Table of Contents
Someone drove on my lawn!
One wrong turn, and now the grass is damaged.
What Can I Do To Repair It?
Whether lawn damage comes from a careless driver or construction equipment, it can feel daunting to repair. It may be tempting just to put additional grass seed in the rut, but there will still be compacted soil underneath.
Tools for The Job
- Garden spade
- Spade Fork
- Sod knife (optional)
- Grass seed, compost, and/or sand
- Garden hose or watering can
When to Fix Lawn Ruts
Tire damage can’t be fixed just any time of the year. It’s best to wait until the grass is in a growth spurt to remove tire ruts. This is usually in the late spring or early fall, depending on the climate and the grass.
- Warm season grasses include Bermuda, Buffalo, Bahia, Saint Augustine, and Zoysia grasses. These usually have a growth spurt in the late spring.
- Cool season grasses include Kentucky Bluegrass, Fine Fescue, and Tall Fescue. It’s best to wait to repair ruts until they have their growth spurt in the early fall.
How to Fix Flattened Grass and Shallow Ruts
Shallow ruts are 1-3 inches deep. They are usually caused by a car or a mower. Always mowing in the same direction can cause shallow ruts. You can avoid these kinds of tracks by switching directions in your mowing pattern. Mowing when the ground is wet can also cause ruts.
1. Loosen the soil
Find the edge of the tire marks. Loosen the soil by placing a shovel or spade fork at a 45-degree angle into the rut. Since the rut is shallow, there is no need to dig very far.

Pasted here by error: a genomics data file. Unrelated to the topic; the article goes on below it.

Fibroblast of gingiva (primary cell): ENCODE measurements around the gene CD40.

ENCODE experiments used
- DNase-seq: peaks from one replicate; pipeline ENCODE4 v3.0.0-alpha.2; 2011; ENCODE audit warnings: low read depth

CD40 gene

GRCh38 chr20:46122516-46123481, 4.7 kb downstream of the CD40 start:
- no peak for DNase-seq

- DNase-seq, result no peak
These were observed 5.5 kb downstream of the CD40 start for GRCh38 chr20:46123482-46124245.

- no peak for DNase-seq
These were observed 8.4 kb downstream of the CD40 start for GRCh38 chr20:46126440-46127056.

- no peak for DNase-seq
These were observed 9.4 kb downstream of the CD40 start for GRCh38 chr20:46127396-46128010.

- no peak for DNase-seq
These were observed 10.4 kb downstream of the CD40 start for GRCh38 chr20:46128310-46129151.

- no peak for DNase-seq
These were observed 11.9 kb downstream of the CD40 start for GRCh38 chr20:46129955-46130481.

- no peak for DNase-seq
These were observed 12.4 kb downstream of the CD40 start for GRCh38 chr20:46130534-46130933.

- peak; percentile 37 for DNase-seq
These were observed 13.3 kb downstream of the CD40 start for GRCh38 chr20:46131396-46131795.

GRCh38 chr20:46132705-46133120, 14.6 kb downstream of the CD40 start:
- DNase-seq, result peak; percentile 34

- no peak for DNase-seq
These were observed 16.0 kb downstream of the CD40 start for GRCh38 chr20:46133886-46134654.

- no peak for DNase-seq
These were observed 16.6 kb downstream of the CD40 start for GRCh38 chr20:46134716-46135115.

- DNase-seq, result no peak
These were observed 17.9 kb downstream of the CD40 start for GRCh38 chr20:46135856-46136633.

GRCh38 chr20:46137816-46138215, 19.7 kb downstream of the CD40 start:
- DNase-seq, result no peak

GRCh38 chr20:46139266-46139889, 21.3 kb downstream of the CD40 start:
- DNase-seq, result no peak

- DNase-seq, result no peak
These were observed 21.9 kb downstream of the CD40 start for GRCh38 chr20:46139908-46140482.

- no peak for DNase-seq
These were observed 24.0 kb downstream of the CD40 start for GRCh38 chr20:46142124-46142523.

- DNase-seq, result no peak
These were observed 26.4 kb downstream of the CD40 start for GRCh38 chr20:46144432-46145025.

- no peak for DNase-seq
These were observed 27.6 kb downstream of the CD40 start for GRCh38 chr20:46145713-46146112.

2. Lift the soil
Lift the soil until it is an inch or two above the existing grass. Carefully allow it to settle. This should fix a minor rut.
How to Fix Lawn After Construction
Lawn depressions that are deeper than 3-4 inches can be more complicated to repair. These kinds of tracks are usually caused by heavy machinery or a car driving through a wet yard.
1. Remove the grass
Use a shovel to cut the edges of the sod and dig up any grass in the rut. A sod knife may be used, if available. Make sure to include the roots. If the sod is in good shape, carefully set it aside to use later.
It may be tempting to use a lawn roller to level the yard, but that will only compact the ground more.
2. Loosen the soil
Use a spade fork to lift and loosen the compacted soil in the rut. The same 45-degree angle method mentioned above will work!
3. Fill the rut
Use topsoil to fill the rut for an even better result and use equal parts of soil, compost, and sand. Using a soil, compost, and sand mixture will ensure that the grass sends its roots deep into the existing ground. Fill the new soil to 1-2 inches above the existing soil level.
4. Grow grass
If the sod removed earlier is still intact, simply flip it back over the new soil. If there are sparse areas, or if the sod is damaged, it’s time to plant new grass. Make sure to use the same kind of grass seed that is in the rest of the lawn. A patch of different grass will stand out and look strange!
Water the area well every day. If there is still a depression after a few weeks, use a spade to gently lift the grass area again. New soil can be added underneath the sod to raise the depressed area.